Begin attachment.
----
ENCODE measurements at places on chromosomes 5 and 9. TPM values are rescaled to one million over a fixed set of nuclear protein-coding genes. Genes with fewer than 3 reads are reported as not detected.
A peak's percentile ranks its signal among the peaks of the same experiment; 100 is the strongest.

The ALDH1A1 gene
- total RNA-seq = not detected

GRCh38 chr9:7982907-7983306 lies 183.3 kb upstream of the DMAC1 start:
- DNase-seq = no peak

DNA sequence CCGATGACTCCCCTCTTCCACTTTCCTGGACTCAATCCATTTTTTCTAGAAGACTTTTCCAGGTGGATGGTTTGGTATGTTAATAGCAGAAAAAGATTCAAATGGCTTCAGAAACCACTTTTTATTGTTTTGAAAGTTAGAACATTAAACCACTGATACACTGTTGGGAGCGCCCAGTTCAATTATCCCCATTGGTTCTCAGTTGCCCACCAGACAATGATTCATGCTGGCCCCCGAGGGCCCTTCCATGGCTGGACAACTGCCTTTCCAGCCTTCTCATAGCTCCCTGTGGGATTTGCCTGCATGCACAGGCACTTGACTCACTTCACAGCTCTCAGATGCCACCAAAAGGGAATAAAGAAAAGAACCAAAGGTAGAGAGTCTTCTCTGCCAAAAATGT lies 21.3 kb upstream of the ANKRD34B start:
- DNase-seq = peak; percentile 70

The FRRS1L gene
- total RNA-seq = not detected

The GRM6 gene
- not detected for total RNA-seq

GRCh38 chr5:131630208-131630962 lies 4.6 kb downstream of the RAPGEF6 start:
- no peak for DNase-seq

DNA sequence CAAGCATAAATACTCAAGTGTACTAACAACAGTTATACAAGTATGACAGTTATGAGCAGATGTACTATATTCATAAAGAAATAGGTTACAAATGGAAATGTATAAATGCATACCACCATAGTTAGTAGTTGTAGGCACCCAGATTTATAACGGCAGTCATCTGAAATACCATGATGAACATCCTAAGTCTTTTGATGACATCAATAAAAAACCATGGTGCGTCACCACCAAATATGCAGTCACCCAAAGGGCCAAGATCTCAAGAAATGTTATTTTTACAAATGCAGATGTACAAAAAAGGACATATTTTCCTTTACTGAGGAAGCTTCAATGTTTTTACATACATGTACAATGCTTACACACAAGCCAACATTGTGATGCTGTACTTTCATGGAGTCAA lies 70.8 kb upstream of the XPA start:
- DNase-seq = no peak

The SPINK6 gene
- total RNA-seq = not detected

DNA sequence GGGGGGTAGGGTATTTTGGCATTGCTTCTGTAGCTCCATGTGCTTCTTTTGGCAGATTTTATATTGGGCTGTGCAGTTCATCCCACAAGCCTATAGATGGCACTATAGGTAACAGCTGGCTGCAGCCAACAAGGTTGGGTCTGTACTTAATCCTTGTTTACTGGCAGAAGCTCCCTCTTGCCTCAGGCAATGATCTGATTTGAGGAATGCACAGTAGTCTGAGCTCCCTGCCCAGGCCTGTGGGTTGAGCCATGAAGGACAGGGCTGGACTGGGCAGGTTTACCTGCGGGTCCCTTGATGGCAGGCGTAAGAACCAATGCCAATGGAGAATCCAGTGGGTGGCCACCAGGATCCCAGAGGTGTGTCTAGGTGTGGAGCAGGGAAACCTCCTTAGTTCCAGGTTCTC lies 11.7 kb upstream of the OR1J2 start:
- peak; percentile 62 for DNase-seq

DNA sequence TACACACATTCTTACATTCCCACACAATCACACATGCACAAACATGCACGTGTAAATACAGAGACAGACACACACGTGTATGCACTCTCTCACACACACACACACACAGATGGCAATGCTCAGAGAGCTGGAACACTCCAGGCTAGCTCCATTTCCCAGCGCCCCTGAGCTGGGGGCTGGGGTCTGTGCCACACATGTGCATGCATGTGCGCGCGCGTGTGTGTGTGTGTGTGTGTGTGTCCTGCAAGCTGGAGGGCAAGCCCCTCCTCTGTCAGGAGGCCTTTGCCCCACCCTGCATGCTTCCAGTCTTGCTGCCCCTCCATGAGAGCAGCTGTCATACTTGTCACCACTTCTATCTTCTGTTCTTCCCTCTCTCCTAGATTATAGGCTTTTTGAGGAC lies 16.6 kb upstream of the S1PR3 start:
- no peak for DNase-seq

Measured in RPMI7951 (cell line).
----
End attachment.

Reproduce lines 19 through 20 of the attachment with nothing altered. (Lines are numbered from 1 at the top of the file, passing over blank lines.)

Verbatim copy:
DNA sequence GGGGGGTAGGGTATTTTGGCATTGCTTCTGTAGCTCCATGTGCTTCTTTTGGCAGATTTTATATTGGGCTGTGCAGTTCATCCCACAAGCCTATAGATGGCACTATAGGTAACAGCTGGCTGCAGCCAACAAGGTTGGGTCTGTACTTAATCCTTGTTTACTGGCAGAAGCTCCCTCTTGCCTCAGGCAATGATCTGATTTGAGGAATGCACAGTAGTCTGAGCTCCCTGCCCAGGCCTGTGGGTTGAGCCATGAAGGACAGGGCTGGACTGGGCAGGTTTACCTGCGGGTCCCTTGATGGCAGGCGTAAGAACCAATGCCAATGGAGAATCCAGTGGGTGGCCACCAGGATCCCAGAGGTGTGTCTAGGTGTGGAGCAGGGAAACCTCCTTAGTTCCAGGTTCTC lies 11.7 kb upstream of the OR1J2 start:
- peak; percentile 62 for DNase-seq